An escutcheon is a piece of brass or other contrasting material, such as wood or ivory, which surrounds the keyhole on doors and drawers. Escutcheons serve two purposes, they prevent the wood from becoming worn around the keyhole and they add decoration. Without an escutcheon, the keyhole would be just be an unsightly cavity in the face of the door or drawer. The escutcheon transforms the keyhole to provide it with a finished appearance.
Many escutcheons are easy to apply; they are simply attached with a couple of tiny round-headed brass nails called escutcheon pins (photo 2).
However, the brass escutcheons I used on this chest-on-chest are a challenge to install because they are inlaid flush with the surrounding wood surface (photo 3).
The escutcheon style pictured here was popular on late Chippendale furniture. Unlike the “batwing” escutcheons used on other furniture pieces of the period, this escutcheon is simply a brass liner which does not draw attention. It’s a good match for the simple rosette pulls.
The best escutcheons of this type, such as these from Ball-and-Ball Hardware, are cast brass and tapered slightly from front-to-back (photo 4) which eases installation; as the escutcheon is pressed into place into the cavity the taper compresses the surrounding wood for a perfect fit. In contrast, cheap examples are sliced from an extrusion and lack the taper which makes it more difficult to get a clean fit. Also, unlike the cast escutcheons, the shape of extruded examples appears too uniform and lacks the irregular authentic look of period escutcheons.
Installation is simply a matter of carving a precise, shallow cavity to fit the escutcheon. Once installed, the escutcheon should be flush to the surrounding surface and fit seamlessly within the cavity. Like most woodworking techniques, fitting the escutcheon is a process of measuring, marking and cutting. In order to cut an accurate cavity which fits the escutcheon, precise layout is the key. There is little room for error and tracing the escutcheon with a pencil or layout knife would add the knife or pencil thickness to the dimension and create a sloppy fit. Instead, I create the layout for the cavity with an impression made directly from the escutcheon. Here are the steps that I use:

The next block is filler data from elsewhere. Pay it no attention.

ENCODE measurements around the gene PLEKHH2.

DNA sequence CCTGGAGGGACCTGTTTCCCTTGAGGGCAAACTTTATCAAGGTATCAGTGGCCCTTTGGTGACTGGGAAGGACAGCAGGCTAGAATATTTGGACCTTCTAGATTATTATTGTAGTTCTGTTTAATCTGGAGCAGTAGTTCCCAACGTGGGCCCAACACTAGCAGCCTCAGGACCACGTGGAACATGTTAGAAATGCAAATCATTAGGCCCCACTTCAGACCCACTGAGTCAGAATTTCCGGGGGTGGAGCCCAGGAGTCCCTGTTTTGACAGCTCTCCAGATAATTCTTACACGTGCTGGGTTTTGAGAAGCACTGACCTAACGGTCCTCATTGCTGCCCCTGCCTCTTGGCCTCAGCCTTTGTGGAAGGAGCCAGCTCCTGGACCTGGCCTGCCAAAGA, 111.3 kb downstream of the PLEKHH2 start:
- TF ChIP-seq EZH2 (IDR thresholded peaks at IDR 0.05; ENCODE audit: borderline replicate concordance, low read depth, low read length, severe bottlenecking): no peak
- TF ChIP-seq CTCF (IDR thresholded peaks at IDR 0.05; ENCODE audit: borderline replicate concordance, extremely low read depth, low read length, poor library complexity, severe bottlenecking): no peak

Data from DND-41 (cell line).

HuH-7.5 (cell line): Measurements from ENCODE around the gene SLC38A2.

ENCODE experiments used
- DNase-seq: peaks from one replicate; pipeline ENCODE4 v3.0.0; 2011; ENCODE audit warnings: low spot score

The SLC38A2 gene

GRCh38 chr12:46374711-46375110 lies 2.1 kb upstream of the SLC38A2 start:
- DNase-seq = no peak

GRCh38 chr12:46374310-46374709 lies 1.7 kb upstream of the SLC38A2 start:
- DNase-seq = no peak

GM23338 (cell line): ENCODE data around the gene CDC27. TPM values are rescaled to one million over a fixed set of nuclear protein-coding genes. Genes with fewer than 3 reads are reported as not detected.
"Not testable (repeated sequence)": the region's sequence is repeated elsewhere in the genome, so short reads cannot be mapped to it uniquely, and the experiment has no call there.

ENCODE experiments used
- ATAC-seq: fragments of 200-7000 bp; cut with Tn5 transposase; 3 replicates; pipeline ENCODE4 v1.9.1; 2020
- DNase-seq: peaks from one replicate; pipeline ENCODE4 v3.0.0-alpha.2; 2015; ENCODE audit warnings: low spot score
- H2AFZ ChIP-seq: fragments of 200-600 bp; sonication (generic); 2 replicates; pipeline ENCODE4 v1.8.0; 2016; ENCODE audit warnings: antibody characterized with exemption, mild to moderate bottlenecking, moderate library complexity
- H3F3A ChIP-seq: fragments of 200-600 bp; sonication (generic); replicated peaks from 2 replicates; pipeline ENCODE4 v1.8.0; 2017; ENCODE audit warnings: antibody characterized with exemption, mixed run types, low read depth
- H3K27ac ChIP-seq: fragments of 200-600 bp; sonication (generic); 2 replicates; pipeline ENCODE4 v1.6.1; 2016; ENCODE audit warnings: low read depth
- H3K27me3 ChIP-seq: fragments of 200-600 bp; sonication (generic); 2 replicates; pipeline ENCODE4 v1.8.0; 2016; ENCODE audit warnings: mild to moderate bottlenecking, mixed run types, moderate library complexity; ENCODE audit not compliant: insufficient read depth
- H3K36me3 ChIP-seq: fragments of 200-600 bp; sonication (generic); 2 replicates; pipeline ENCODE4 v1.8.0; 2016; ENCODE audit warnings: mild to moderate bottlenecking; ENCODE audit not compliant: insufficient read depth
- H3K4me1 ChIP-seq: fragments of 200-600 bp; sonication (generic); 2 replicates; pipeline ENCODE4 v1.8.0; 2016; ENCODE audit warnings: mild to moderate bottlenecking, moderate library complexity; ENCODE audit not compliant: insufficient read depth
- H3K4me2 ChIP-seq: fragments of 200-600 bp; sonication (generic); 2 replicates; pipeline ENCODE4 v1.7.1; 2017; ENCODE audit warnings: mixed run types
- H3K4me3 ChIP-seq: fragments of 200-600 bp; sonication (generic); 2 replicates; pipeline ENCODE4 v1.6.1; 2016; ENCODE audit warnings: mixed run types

Fit the Drawer First
The first step is to fit the drawer. This is important because fitting the drawer after the escutcheon is installed may change the location and spoil the fit of the lock. After fitting the drawer, I mark crosshairs to indicate the location of the main portion of the keyhole on which the key pivots. A vertical line marks the centerline of the drawer front; a horizontal line indicates the height of the pin on which the key pivots (photo 5).
Instead of measuring for the horizontal line, I transfer the dimension directly from the lock to the drawer front with a small engineer’s square (photo 6).
Smooth the Escutcheon
Before making the impression, I take a minute to file the back of the escutcheon smooth and flat. The backs of cast escutcheons are typically rough and irregular; filing the surface smooth and flat ensures a precise impression for carving the cavity (photo 7).
I use a flat mill file like the one used for the initial stages of sharpening a card scraper. Because of the small size of the escutcheon, I find it easier to clamp the file to the bench and pass the escutcheon over the file. I keep filing until the surface is flat; this ensures that the escutcheon makes an indelible outline on the drawer front (photo 8).
Make the Impression
With the back of the escutcheon filed smooth I’m now ready for the next step of layout. I carefully position the escutcheon so that the rounded area at the top is centered over the crosshairs (photo 9) and apply pressure with a small steel bar clamp (photo 10).
For the greatest accuracy, the impression should be clear and uniform (photo 11). Precise layout is critical to accurately creating the cavity; if necessary I’ll deepen the impression before moving to the next step.
Carve the Cavity
Before carving the recess to accept the escutcheon I create a keyhole which accepts the key. I select a drill bit that slips easily within the inside of the escutcheon and carefully drill a pair of holes completely through the drawer front (photo 12).
Then I join the holes with a chisel to create the elongated keyhole (photo 13).
Now I’m ready to carve the shallow recess for the escutcheon. I select a carving gouge with a sweep (curvature) that matches
the outer curve of the escutcheon and carefully carve toward the pressed outline (photo 14).
Once installed, the face of the brass escutcheon should be flush with the surface of the drawer front. To avoid carving too deep I set a small square for use as a depth gauge (photo 15).
I use a 1/4″ chisel to carve the flat areas that connect the curves at each end of the impression. I check the depth with the square to avoid carving too deep (photo 16).
Once I’ve carved to the impression lines the escutcheon will fit precisely (photo 17).
Seat the Escutcheon
A gentle blow from a soft mallet is all that’s needed to tap the escutcheon into place (photo 18); the slight taper on the sides of the escutcheon will compress the wood slightly and hold it firmly in place.
However, I wait until the finish is on the drawer front to completely seat the escutcheon (photo 19).